Years ago (1990s) I heard an NFL guru say that the single statistic that best predicted who would make the playoffs was yards gain per point scored. He said it wasn't just about having a great offense and racking up yards, and it wasn't about scoring the most points. He said it was about how efficient (or wasteful) a team was with the yards gained. The stat is simple to calculate: total yards gained / total points scored.
I won't go into great detail, but being a math guy I developed a stat using that idea and came up with a rating. I used one more stat along with the one he gave.
But, just using his stat, here is what is happening so far in 2021.
Clemson is having to gain 16.7 yards to score 1 point. As a comparison, Bama is only having to gain 11.7 yards to score 1 point.
Over a period of years I noted that elite teams score one point for every 10-12 yards gained. Teams that took more than 12 yards to score a point were almost never in contention for the national championship.
On the other hand, great defenses gave up 1 point for every 20 yards or more allowed.
The top two scoring defenses in the country are Georgia and Clemson. Georgia is allowing an unbelievable 1 point for every 31.5 yards gained. Clemson is definitely at the elite level allowing 1 point for every 25.2 yards gained.
I guess that means Tony Elliott is right. "Score more points." ??
Bama: Yards gained per point scored: 12.0 Clemson: Yards gained per point scored: 12.9
Bama: Yards allowed per point scored: 21.9 Clemson: Yards allowed per point scored: 20.4
So, Clemson had to generate more offense per point scored than Bama did. And Clemson opponents didn't have to generate as much offense to score as Bama opponents did.
Note Bama's stat is slightly better in both cases. Also note that this stat's biggest weakness is it doesn't factor in strength of schedule. A 50-0 win against Wyoming Tech is worth more than a 20-7 win against a top ten team.
But the stats show Bama was a slightly better team, at least on paper.
Thanks. I was wondering about the 10-12 yds/pt being elite. Seemed tough to make. If every time you got the ball on the 25 and threw a long bomb for a TD, every time, you couldn’t get more “efficient” than that. One play, 75 yds, 7 points. 75/7 = 10.7
Yeah, you could get odd situations where you get a turnover on the opponent's 10 yard line, only advance the ball 1 yard, kick a field goal and have a whopping 3 points per yard.
However, normalized over the season, it would start to make a bit more sense.
Really, you need to take points per snap. Thus if you rifle off a 75-80 TD pass every single 1st down after a kick, then well, we would be good.
So in 2019, we had 658 points and 1093 plays. Just a hair of 0.6 points per snap.
Another item is to take the % chance of TD/points per snap as well. 88TD from 1093 snaps. That would be just over 0.08 or about a nearly 1 in 9 chance for TD every playe.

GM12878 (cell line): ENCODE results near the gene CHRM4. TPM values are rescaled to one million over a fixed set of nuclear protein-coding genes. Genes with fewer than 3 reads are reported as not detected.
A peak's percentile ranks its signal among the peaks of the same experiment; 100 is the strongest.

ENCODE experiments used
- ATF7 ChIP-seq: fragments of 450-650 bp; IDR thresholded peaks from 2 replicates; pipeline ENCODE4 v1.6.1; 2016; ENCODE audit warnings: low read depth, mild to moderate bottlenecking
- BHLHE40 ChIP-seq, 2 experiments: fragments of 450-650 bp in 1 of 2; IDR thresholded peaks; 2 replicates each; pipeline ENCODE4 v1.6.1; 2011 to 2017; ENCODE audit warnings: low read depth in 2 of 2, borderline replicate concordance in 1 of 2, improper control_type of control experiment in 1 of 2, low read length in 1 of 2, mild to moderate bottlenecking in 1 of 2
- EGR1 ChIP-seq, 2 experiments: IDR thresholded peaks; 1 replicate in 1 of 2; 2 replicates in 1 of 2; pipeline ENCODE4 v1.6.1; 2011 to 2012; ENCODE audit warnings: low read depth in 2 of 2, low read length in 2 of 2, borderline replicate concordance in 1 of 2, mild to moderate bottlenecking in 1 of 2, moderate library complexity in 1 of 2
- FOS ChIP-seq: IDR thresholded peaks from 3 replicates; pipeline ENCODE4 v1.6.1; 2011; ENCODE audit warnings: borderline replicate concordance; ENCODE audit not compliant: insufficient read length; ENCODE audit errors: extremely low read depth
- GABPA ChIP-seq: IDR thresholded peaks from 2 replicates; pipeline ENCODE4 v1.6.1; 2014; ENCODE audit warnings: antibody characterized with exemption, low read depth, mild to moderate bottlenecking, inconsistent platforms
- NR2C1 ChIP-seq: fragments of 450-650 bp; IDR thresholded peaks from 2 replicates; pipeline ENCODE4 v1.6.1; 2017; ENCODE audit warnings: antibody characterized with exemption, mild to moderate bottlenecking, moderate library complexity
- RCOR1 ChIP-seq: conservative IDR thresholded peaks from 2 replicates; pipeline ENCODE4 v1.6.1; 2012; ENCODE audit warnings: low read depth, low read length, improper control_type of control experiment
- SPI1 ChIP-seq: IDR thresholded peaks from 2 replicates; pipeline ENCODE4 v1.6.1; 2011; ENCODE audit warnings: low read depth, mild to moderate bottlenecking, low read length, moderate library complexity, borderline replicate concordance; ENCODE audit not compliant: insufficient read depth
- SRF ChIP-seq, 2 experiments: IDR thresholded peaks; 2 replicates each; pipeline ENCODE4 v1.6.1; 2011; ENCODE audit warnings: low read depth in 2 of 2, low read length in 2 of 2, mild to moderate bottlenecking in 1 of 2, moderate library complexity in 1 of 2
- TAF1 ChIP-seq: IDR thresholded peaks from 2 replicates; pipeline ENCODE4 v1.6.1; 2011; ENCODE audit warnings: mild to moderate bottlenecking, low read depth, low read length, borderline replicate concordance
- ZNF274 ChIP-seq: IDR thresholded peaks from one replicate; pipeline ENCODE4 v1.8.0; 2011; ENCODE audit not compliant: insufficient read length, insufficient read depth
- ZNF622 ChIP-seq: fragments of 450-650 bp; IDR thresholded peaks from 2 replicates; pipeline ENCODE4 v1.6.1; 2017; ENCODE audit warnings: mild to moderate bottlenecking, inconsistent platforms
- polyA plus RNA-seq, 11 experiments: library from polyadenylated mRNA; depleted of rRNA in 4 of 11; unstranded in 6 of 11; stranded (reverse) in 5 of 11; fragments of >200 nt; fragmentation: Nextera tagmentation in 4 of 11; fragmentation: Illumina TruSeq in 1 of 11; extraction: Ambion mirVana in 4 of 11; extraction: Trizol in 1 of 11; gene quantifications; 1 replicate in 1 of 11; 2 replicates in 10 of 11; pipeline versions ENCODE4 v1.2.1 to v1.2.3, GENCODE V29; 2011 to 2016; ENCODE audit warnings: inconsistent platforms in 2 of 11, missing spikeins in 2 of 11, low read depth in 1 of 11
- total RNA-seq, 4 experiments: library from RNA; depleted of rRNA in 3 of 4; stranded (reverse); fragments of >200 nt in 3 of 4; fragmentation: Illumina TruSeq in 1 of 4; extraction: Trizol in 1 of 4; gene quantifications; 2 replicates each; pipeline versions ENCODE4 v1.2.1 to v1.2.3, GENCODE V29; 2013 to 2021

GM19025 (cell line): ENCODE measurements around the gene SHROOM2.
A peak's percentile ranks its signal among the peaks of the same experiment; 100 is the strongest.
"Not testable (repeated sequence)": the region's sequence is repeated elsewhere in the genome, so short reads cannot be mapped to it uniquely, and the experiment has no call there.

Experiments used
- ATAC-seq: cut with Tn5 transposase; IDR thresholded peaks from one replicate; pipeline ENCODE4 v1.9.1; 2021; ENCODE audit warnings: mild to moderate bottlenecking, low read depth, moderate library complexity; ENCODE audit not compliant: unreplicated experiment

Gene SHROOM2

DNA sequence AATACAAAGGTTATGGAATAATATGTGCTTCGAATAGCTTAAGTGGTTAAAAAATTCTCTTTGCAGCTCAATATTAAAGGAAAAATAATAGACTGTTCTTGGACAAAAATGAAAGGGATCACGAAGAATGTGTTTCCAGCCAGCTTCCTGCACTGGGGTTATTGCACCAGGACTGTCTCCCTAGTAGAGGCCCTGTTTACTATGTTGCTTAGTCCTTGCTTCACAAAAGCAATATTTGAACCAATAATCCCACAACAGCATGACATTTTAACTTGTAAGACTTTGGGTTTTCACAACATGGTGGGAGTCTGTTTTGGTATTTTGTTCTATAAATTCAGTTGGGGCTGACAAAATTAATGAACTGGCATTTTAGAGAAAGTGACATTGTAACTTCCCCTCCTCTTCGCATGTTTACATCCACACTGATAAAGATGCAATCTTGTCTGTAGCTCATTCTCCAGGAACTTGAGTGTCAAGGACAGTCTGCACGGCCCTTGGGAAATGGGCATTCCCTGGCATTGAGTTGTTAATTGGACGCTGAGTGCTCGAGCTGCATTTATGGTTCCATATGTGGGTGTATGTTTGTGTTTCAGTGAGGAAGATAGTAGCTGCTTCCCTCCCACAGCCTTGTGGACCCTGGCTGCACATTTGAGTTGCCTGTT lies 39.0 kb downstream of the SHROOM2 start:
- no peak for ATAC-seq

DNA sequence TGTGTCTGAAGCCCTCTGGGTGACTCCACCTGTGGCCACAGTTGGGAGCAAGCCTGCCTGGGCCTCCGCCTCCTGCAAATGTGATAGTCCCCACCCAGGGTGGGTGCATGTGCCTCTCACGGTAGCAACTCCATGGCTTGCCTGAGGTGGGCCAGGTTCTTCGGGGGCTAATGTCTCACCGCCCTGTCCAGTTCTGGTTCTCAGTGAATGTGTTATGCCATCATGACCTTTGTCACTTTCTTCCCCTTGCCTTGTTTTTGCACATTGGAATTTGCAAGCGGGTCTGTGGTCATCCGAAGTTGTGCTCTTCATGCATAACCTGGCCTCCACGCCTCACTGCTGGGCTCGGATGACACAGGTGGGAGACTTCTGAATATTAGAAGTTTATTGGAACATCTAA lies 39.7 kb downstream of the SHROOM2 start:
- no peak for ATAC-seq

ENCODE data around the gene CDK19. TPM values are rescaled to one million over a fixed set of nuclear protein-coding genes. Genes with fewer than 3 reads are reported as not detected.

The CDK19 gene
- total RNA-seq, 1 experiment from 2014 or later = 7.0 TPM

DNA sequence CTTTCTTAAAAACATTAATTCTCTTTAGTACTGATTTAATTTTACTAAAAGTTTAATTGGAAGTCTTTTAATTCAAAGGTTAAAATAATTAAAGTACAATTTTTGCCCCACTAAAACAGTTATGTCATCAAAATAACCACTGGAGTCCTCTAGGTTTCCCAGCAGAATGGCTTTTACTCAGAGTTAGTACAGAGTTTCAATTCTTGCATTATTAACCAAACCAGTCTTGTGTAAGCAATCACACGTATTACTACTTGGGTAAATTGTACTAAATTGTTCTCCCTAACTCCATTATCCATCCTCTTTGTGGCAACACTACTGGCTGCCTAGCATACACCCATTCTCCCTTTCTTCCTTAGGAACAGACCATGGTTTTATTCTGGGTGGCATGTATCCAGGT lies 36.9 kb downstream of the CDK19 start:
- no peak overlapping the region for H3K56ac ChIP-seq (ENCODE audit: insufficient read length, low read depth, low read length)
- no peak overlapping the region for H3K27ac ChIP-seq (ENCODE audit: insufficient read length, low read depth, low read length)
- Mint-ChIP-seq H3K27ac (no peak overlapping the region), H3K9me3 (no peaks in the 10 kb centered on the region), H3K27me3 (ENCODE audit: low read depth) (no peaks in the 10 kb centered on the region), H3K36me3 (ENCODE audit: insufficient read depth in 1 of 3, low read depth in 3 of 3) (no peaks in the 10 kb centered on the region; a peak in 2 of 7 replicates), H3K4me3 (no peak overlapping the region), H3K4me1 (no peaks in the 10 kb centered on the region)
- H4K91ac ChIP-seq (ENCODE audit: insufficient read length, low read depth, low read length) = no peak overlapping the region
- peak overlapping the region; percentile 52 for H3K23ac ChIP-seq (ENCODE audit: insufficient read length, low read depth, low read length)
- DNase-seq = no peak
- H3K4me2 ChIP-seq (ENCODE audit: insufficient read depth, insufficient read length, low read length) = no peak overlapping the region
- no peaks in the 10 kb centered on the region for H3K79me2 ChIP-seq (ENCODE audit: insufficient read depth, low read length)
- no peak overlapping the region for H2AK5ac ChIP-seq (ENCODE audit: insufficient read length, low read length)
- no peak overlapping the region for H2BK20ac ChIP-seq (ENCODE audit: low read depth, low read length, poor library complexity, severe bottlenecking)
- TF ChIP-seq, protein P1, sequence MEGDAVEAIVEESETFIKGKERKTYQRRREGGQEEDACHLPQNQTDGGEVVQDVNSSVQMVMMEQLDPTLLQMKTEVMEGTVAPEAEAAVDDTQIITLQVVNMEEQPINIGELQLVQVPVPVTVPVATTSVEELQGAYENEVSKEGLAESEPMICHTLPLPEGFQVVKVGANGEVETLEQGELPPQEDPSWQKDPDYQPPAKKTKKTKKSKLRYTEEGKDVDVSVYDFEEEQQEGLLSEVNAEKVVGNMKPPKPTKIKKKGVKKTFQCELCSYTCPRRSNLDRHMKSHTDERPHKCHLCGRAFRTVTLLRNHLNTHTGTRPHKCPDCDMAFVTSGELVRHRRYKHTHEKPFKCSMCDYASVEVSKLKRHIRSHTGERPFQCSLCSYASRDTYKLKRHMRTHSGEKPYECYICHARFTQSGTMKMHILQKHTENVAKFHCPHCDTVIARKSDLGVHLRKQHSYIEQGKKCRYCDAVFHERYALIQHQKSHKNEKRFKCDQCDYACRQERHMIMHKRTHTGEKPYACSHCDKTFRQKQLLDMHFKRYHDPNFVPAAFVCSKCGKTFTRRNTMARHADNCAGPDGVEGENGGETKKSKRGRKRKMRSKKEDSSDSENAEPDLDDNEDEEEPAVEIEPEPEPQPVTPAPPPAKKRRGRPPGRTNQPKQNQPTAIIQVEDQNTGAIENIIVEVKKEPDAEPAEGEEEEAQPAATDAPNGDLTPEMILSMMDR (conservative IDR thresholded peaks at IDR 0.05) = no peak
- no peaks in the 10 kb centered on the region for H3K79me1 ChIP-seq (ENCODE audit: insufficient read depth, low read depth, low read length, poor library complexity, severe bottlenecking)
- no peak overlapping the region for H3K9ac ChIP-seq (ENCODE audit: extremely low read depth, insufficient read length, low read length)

This is where getting those fast offense make sense as the more snaps and % for points remains the same but because time in finite, the more you score the more you win... typically. If you snap the ball twice as much as the other guys, your O only needs to be half as effective to keep up.
Now back today... We are averaging a elfin' 0.03 or just over 3% chance for a TD for each snap. Yup we are THREE TIMES less likely to score a TD on each snap. We are scoring only 0.3 points per possession.
the message of the staff for weeks now. No one wants to hear it, because we're so used to all the bells and whistles, that real efficiency is what our offense needs most. It's beyond obvious to everyone, including every coach, this offense is not and will not be what it has been the last 5 years this year. But better efficiency makes it more than enough with our extraordinarily efficient defense. The little things still mean a lot
Just a little bit more on the philosophy of these two stats. Both are actually team stats, not just offensive and defensive stats. The defense can help out the offensive stat. Turnovers give the offense a short field. Heck, a pick six gives 7 points and 0 offensive yards. Same way the offense can help the defense. Don't go three and out. Even if you don't score make the other team go the length of the field to score. Conversely, when the offense turns the ball over, it hurts the defensive stats (if the turnover leads to points).
For about 10 years I kept these stats. I divided the two numbers and came up with what I called TER (team efficiency rating).
Example: In 2018, the stats I have for Clemson and Bama show Clemson TER = 1.58 (20.4/12.9) and Bama TER = 1.83
It's been way too long, but I am reasonably sure that no team won the national championship with a TER under 1.5 and I think that no team won during the time I was keeping it with a TER under 1.7.
As of right now, UGA has a TER of an unbelievable 2.83. (The single biggest factor of the 4 stats I use is scoring D. UGA is giving up 6.57 ppg. Clemson is 2nd with 12.5 If UGA were giving up only 10 ppg - with is still outstanding - their TER would drop to 1.85)